Content courtesy of the American Heart Association’s secondary prevention initiative.


American Heart Association

Ohio Dept. of Ed. 2020 Summer Food Service Program Guidelines

…is seeking local nonprofit agencies to participate as sponsors or meal sites.

Ohio Department of Education Announces
2020 Summer Food Service Program

The Ohio Department of Education announced it is seeking local nonprofit agencies to participate as sponsors or meal sites for the 2020 Summer Food Service Program. The Summer Food Service Program ensures that children ages 1-18 continue to receive nutritious meals during the summer break from school, when they do not have access to school breakfast or lunch. Children with disabilities and approved individualized education programs may participate through age 21.

Sponsoring organizations receive reimbursement to cover the costs of providing nutritious meals and snacks to children in eligible areas. In Ohio, participating schools, colleges and universities, nonprofit organizations, parks, camps, community centers, swimming pools, libraries, low-income housing complexes and more have served as sponsors and meal sites through the Summer Food Service Program. Nonprofit organizations offering summer activities for children living in low-income areas also are encouraged to apply to participate.

“Ohio’s strategic plan for education emphasizes the importance of meeting the needs of the whole child,” said Paolo DeMaria, state superintendent of public instruction. “Having access to regular, nutritious meals is a basic need that doesn’t go away for our students just because school is not in session over the summer. This program is designed to let students spend their summers playing, growing and exploring instead of worrying about where their next meals are coming from.”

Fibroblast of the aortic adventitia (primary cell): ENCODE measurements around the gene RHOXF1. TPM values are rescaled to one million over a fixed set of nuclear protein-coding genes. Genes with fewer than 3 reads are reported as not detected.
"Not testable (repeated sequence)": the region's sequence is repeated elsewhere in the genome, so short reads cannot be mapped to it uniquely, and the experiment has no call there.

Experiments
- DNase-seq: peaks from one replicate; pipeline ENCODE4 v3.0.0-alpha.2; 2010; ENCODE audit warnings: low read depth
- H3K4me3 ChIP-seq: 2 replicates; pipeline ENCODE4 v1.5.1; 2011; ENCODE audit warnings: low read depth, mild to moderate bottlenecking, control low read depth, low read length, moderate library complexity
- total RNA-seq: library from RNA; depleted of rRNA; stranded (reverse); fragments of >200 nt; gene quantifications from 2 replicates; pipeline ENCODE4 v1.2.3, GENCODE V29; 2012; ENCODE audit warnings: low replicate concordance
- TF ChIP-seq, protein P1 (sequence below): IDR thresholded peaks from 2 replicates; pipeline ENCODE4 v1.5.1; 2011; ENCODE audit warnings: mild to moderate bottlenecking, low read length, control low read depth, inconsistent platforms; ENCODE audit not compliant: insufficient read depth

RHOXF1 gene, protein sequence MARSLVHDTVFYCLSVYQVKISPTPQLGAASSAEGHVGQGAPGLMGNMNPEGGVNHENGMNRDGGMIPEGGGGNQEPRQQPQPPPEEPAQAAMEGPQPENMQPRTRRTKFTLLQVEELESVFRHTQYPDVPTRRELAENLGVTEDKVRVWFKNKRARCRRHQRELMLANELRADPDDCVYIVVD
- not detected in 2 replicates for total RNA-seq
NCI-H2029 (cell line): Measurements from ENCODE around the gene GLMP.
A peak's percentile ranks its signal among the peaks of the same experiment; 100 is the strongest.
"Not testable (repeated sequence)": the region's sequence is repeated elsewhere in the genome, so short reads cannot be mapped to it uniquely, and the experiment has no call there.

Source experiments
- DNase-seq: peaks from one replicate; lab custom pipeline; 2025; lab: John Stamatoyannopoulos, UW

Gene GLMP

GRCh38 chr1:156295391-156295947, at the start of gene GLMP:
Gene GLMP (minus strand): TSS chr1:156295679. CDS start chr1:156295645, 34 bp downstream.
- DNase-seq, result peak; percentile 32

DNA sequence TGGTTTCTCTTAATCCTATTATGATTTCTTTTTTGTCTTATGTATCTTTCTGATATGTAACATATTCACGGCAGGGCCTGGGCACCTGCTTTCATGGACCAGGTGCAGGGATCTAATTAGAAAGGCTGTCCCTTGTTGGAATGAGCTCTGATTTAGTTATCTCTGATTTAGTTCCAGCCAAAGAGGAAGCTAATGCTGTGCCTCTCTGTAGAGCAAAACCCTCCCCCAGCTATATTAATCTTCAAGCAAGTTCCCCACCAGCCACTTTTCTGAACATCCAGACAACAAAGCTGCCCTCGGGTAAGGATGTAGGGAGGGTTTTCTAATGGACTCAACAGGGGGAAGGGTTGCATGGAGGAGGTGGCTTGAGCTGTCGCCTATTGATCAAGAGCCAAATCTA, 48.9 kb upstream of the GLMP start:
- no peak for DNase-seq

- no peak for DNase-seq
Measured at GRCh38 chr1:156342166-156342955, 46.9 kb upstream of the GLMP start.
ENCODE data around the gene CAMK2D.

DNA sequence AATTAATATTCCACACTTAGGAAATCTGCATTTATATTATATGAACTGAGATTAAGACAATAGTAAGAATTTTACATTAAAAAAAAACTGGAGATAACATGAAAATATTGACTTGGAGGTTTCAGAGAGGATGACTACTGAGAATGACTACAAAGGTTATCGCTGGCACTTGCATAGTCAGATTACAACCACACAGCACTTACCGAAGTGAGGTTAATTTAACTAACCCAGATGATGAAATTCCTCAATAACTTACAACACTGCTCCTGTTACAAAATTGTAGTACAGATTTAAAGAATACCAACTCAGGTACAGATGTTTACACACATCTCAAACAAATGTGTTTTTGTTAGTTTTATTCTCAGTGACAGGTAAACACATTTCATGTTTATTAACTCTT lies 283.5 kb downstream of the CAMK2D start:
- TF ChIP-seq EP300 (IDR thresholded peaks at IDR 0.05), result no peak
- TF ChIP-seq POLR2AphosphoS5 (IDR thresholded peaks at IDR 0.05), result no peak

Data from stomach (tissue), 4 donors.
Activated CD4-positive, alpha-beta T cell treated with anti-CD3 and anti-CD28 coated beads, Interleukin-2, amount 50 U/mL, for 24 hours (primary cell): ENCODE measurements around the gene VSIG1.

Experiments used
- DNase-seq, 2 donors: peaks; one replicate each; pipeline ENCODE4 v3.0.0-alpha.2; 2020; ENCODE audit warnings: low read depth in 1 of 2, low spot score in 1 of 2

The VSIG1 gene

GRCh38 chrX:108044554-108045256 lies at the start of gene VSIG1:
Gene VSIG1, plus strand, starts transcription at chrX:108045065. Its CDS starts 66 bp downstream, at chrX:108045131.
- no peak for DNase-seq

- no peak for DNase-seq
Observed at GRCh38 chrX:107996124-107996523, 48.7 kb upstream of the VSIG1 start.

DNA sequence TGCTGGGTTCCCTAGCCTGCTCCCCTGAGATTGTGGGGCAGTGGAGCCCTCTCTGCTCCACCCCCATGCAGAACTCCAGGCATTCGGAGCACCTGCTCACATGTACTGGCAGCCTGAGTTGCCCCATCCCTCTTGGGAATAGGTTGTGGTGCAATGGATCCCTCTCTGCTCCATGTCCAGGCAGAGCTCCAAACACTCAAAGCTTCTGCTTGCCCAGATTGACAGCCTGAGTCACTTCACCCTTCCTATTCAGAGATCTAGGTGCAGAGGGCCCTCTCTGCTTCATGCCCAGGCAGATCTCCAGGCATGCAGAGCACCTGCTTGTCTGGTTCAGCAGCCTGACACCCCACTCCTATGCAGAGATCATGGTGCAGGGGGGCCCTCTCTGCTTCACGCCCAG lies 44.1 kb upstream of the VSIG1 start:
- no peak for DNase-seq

Since 2014, Ohio has increased program participation by more than 10 percent. Despite this growth, the program needs more sponsors to reach all Ohio students who are in need.

Organizations interested in participating as a sponsor must be:

  • A public or nonprofit private school;
  • A public or nonprofit private residential summer camp;
  • A unit of local, municipal, county or state government;
  • A public or nonprofit college or university; or
  • A private nonprofit organization.

The Summer Food Service Program is funded by the U.S. Department of Agriculture and administered by the Ohio Department of Education.

Any organization interested in becoming a sponsor or site for the 2020 program should complete the potential sponsor survey.

Adopt-A-Highway groups recognized for service

Litter cleanup program great for groups and taxpayers alike

Adopt-A-Highway groups recognized for service

Litter cleanup program great for groups and taxpayers alike


LIMA, Ohio (Feb. 3, 2020) The Ohio Department of Transportation (ODOT) District 1 is recognizing groups who have participated in Adopt-a-Highway for 25 years with service awards signed by ODOT Director Jack Marchbanks and District 1 Deputy Director Chris Hughes.

Today ODOT officials were at Alloway Environmental Testing in Lima to honor the company’s 26 years of service in the program. Since 1994, the company has maintained a two-mile stretch of highway along state Route 65 north of the village of Cairo.

“The long-standing dedication of these Adopt-A-Highway groups demonstrates a passionate commitment for maintaining the beauty of their state,” said Governor Mike DeWine.  “The Adopt-A-Highway program provides an opportunity for anyone to help keep Ohio’s roadways clean and litter-free.”